The Southern Humanities Review, published at Auburn University and affiliated with the Southern Humanities Council, is a humanities journal with a Southern flavor, not a review of the humanities in the South. This means it publishes fiction, poetry, essays, and reviews that may or may not be anchored in Southern culture. For example, the lead piece, an essay by James Braziel titled “The Ballad of JD,” is set in Georgia and Alabama and is rich in down-home, colloquial language and detail. “I’ve seen him drinking Thunderbird before, what we call hog liquor back home because it smells like a pig farm and gasoline and faintly of overripe oranges,” he reports of a man who has nearly burned himself up in an apartment fire. JD, the title character, works at the pulpwood yard and sometimes at loading watermelons badly, a nobody whose anonymous, hard life makes him, paradoxically, memorable. To tell his story, Braziel takes the long way around, making the side trips as important as the destination, the way Southerners do. So the essay is both set in the South and is Southern in its delivery.
The editors’ comments point out a theme of sadness, portrayed on the cover by Nancy Nieto’s “Skull Bride” painting. An equally strong argument could be made for the search for meaning as a theme. Devon Branca’s poem, “Game Length (Part 5),” tirelessly sieves experience and memory for nuggets of significance:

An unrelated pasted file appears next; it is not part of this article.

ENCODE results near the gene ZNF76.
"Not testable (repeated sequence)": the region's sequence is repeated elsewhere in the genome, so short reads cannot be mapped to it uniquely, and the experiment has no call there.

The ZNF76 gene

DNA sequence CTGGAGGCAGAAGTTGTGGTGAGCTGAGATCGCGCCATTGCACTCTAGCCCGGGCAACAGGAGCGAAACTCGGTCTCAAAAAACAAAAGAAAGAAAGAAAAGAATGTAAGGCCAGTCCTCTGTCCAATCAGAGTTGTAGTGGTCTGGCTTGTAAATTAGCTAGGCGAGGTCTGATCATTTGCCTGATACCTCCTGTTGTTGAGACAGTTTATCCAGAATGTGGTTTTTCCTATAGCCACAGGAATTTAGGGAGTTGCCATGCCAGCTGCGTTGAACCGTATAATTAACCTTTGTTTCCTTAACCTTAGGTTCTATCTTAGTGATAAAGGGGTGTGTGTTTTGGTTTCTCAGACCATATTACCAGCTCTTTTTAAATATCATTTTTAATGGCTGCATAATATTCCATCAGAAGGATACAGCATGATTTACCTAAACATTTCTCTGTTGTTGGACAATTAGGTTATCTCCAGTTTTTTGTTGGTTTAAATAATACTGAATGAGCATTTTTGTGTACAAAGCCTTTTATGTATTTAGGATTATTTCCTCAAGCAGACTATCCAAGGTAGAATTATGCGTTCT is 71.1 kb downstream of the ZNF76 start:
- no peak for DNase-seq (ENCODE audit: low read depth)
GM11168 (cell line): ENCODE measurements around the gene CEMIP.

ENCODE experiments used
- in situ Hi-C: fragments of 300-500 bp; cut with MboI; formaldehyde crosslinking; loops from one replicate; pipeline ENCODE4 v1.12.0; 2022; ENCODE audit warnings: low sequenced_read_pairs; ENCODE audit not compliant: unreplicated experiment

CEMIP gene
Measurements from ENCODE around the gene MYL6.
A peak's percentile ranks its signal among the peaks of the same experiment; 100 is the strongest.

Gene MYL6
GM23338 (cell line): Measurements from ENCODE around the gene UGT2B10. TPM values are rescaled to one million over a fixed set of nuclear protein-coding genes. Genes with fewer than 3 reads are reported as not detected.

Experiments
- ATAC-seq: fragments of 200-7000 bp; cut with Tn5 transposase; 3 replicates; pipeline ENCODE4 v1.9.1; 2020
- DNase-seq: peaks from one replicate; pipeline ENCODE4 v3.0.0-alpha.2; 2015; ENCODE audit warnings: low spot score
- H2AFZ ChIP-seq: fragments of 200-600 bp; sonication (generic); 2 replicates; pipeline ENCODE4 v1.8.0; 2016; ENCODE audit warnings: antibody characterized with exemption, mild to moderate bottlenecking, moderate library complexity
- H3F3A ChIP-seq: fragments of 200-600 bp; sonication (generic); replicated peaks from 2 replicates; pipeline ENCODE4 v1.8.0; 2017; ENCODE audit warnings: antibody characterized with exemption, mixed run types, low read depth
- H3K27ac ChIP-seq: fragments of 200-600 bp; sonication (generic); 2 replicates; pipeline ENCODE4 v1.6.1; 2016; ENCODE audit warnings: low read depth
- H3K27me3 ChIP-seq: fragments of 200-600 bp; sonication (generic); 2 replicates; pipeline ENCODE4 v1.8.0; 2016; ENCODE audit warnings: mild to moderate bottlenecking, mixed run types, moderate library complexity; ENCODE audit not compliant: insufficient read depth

the author, in not just a meta-fictional
gesture (hopefully), would like to note that he believes ‘I love you’
is the most memorized poem in the English language,
because it is not reducible to any other set of words
and because it holds up to near-infinite but not infinite meanings.
In Clay Matthew’s poem “Dadda,” the narrator piles up observations of a morning with his baby daughter, stopping to say, “I want this all to mean something,” but then, by the end, has worked himself into another place entirely: “Every spring, there’s a perfect moment when I forget / everything I’ve learned. . . .”
The fiction comes from all over. In Vic Sizemore’s “Chamber Music,” Courtney, a classical musician and thus a woman with a certain respect and need for order, has begun a relationship with Matt, a man with children, an ex-wife, and a messy house. Courtney finds herself in a triangle, with a choice to make: life with Matt, where she is already having to mother his children, or life with music and all it implies of high culture, control, and independence. Her search for a meaningful life will weigh these two choices. The story could be set anywhere.
Christopher Linforth’s eerie “The Persistence of Vision” takes place in Brooklyn where a character named Joe Lumen, author of a novel called Here is the Light, encounters doppelgangers everywhere, most notably in the person of David Phot (phot=a unit of illumination), the main character of his novel, who appears poised to take over Joe’s life. Meaning is reduced to a desperate attempt not to lose one’s identity to a fiction.
The substantial section of book reviews offers an excellent sampler of books published by university presses in the South and important to Southern culture, such as Finding Purple America: The South and the Future of American Cultural Studies by Jon Smith, and Emily Clark’s The Strange History of the American Quadroon: Free Women of Color in the Revolutionary Atlantic World; as well as books from other cultural locations such as David Madden’s London Bridge in Plague and Fire, reviews of poetry collections such as Rae Armantrout’s Just Saying and Julianne Buchsbaum’s The Apothecary’s Heir.